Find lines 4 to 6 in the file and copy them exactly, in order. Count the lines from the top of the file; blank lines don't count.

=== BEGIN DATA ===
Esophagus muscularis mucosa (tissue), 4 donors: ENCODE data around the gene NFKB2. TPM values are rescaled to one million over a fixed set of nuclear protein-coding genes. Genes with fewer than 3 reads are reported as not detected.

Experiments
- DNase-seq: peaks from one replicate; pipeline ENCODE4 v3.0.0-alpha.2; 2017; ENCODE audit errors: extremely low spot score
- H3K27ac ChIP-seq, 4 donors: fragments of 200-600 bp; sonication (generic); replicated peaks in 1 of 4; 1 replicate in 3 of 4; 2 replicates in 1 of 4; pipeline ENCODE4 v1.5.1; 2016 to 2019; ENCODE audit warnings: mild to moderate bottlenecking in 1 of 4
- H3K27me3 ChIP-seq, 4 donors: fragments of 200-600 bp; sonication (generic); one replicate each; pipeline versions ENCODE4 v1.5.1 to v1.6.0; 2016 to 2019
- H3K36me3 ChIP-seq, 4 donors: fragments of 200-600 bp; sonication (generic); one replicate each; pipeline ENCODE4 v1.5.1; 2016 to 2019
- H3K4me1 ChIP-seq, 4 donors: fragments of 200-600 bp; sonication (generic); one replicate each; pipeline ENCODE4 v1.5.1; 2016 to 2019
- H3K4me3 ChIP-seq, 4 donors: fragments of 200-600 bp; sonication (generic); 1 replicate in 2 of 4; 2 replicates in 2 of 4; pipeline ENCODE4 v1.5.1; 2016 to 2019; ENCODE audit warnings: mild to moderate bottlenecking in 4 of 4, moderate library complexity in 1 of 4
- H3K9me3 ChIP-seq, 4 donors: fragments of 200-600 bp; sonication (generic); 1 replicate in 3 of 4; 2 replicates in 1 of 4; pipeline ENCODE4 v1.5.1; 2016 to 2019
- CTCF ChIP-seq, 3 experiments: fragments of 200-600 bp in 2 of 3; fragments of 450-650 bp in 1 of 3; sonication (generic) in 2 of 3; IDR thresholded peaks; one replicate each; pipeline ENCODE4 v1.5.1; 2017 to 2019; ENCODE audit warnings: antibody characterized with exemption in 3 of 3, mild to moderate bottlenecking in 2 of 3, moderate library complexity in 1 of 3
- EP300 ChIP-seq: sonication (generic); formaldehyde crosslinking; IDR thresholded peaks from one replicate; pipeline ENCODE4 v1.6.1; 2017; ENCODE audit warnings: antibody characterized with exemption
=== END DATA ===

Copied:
- H3K27ac ChIP-seq, 4 donors: fragments of 200-600 bp; sonication (generic); replicated peaks in 1 of 4; 1 replicate in 3 of 4; 2 replicates in 1 of 4; pipeline ENCODE4 v1.5.1; 2016 to 2019; ENCODE audit warnings: mild to moderate bottlenecking in 1 of 4
- H3K27me3 ChIP-seq, 4 donors: fragments of 200-600 bp; sonication (generic); one replicate each; pipeline versions ENCODE4 v1.5.1 to v1.6.0; 2016 to 2019
- H3K36me3 ChIP-seq, 4 donors: fragments of 200-600 bp; sonication (generic); one replicate each; pipeline ENCODE4 v1.5.1; 2016 to 2019